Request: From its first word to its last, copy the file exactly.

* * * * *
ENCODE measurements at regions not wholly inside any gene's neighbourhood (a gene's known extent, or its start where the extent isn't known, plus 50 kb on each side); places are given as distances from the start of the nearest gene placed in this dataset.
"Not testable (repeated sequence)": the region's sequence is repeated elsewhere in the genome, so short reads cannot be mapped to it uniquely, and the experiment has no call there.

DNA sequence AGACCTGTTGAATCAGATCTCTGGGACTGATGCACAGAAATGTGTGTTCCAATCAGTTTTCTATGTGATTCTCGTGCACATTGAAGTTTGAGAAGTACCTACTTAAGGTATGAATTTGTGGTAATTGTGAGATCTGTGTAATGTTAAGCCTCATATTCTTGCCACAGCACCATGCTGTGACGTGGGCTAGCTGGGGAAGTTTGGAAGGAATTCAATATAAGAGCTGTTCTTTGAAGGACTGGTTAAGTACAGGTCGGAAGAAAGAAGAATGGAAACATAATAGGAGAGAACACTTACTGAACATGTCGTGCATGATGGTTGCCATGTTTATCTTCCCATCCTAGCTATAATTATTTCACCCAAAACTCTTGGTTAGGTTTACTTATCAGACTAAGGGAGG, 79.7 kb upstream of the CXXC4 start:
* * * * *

ENCODE measurements at regions not wholly inside any gene's neighbourhood (a gene's known extent, or its start where the extent isn't known, plus 50 kb on each side); places are given as distances from the start of the nearest gene placed in this dataset.
"Not testable (repeated sequence)": the region's sequence is repeated elsewhere in the genome, so short reads cannot be mapped to it uniquely, and the experiment has no call there.

DNA sequence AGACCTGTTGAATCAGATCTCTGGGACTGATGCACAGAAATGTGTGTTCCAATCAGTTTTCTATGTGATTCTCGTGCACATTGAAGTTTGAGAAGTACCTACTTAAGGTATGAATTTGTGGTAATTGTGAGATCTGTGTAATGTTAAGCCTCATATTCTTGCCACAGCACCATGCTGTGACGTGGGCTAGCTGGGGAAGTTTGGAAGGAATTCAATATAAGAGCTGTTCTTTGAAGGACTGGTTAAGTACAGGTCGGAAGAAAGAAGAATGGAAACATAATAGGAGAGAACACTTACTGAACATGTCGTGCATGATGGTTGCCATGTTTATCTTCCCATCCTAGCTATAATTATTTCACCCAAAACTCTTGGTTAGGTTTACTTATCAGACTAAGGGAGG, 79.7 kb upstream of the CXXC4 start: